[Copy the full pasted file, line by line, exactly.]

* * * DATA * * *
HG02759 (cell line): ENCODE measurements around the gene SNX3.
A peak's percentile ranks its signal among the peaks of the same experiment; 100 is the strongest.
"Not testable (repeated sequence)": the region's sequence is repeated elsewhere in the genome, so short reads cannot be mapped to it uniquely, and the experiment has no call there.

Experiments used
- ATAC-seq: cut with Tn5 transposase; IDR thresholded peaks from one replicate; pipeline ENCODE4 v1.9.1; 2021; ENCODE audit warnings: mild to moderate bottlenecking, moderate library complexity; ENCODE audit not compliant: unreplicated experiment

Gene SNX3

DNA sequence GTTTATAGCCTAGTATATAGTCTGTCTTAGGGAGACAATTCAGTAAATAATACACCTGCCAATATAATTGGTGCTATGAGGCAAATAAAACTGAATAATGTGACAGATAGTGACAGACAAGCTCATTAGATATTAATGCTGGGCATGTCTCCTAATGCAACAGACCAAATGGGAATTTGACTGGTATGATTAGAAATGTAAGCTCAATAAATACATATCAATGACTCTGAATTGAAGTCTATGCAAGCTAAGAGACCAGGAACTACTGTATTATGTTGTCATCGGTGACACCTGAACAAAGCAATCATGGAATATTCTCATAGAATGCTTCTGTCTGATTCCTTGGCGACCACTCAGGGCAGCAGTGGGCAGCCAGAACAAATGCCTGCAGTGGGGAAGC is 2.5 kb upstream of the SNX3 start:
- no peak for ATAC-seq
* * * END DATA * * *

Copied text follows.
HG02759 (cell line): ENCODE measurements around the gene SNX3.
A peak's percentile ranks its signal among the peaks of the same experiment; 100 is the strongest.
"Not testable (repeated sequence)": the region's sequence is repeated elsewhere in the genome, so short reads cannot be mapped to it uniquely, and the experiment has no call there.

Experiments used
- ATAC-seq: cut with Tn5 transposase; IDR thresholded peaks from one replicate; pipeline ENCODE4 v1.9.1; 2021; ENCODE audit warnings: mild to moderate bottlenecking, moderate library complexity; ENCODE audit not compliant: unreplicated experiment

Gene SNX3

DNA sequence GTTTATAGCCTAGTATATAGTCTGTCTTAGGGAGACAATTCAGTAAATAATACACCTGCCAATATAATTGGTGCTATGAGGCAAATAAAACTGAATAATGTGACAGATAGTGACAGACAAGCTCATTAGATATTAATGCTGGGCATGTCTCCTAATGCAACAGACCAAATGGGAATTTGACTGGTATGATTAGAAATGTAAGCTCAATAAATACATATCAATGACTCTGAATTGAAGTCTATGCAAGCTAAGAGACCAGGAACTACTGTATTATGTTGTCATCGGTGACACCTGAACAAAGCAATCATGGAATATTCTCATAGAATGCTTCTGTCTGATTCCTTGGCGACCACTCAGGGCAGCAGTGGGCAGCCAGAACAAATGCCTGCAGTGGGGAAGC is 2.5 kb upstream of the SNX3 start:
- no peak for ATAC-seq